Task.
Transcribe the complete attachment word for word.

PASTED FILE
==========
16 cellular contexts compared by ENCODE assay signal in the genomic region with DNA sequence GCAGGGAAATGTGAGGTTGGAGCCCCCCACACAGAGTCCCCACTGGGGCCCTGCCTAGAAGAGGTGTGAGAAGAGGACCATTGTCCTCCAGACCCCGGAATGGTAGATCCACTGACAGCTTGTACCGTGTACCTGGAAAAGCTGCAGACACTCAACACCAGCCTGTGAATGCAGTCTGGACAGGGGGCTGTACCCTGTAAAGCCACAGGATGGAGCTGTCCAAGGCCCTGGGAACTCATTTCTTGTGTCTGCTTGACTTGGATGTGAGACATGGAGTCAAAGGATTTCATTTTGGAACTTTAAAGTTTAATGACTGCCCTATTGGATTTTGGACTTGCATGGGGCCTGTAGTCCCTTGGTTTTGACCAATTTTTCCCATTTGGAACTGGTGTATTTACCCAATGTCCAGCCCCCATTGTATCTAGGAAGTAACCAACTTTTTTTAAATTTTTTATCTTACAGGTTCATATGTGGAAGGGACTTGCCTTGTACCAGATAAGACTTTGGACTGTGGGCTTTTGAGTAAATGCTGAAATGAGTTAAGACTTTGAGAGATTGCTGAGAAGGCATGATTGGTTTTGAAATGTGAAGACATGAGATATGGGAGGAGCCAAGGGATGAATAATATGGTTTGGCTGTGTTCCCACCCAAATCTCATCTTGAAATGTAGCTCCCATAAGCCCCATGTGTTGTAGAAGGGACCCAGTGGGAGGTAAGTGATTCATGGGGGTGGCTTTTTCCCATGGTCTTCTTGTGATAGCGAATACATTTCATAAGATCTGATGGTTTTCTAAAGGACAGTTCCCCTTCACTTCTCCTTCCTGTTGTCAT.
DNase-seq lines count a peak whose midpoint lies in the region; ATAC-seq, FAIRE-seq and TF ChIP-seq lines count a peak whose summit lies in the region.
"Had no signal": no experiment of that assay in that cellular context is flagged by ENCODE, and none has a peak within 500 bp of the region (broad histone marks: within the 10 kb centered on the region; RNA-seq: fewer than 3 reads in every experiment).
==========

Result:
16 cellular contexts compared by ENCODE assay signal in the genomic region with DNA sequence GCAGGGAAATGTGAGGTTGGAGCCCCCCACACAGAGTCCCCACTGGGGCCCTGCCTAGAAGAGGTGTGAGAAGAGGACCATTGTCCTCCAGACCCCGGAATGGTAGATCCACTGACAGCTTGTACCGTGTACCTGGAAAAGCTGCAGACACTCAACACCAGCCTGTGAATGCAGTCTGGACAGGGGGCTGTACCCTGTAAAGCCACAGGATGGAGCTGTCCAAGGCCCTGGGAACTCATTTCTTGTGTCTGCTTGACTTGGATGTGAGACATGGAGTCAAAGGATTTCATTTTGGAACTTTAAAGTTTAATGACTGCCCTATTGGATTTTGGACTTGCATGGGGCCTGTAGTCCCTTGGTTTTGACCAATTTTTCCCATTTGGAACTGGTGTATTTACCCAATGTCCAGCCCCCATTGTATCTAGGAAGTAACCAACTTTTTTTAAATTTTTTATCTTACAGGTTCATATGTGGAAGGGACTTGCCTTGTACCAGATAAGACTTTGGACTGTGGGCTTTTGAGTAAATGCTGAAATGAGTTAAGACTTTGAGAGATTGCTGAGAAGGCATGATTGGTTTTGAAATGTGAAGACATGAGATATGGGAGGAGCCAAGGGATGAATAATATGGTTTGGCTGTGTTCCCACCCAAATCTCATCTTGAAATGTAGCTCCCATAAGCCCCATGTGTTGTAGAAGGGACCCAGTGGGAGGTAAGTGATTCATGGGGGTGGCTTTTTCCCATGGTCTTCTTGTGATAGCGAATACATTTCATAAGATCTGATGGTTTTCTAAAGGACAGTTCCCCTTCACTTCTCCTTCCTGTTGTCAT.
DNase-seq lines count a peak whose midpoint lies in the region; ATAC-seq, FAIRE-seq and TF ChIP-seq lines count a peak whose summit lies in the region.
"Had no signal": no experiment of that assay in that cellular context is flagged by ENCODE, and none has a peak within 500 bp of the region (broad histone marks: within the 10 kb centered on the region; RNA-seq: fewer than 3 reads in every experiment).